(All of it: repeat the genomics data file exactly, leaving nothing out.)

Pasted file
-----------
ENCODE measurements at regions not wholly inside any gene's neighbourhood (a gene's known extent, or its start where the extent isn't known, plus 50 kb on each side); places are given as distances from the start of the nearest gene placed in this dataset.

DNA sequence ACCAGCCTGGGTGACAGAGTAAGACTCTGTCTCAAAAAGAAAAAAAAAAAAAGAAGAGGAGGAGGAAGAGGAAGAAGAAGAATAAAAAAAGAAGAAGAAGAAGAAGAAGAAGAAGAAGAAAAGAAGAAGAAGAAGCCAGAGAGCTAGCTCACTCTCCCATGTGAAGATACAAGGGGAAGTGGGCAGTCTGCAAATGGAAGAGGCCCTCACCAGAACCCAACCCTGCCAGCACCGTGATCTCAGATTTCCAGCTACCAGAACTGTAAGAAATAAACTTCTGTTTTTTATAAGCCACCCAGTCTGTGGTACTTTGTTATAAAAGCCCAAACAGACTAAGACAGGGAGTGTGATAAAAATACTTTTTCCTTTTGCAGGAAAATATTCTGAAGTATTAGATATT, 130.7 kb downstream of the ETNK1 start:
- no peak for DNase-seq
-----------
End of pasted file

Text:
ENCODE measurements at regions not wholly inside any gene's neighbourhood (a gene's known extent, or its start where the extent isn't known, plus 50 kb on each side); places are given as distances from the start of the nearest gene placed in this dataset.

DNA sequence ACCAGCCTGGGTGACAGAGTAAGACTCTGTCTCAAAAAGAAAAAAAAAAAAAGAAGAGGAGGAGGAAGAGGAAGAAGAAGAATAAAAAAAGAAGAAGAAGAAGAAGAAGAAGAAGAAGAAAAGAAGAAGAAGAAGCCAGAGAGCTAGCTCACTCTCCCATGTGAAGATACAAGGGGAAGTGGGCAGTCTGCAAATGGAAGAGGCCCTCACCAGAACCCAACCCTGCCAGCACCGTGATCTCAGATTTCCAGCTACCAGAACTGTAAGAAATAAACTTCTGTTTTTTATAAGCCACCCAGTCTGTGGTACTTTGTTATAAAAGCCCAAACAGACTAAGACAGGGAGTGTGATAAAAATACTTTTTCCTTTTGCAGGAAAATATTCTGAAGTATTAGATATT, 130.7 kb downstream of the ETNK1 start:
- no peak for DNase-seq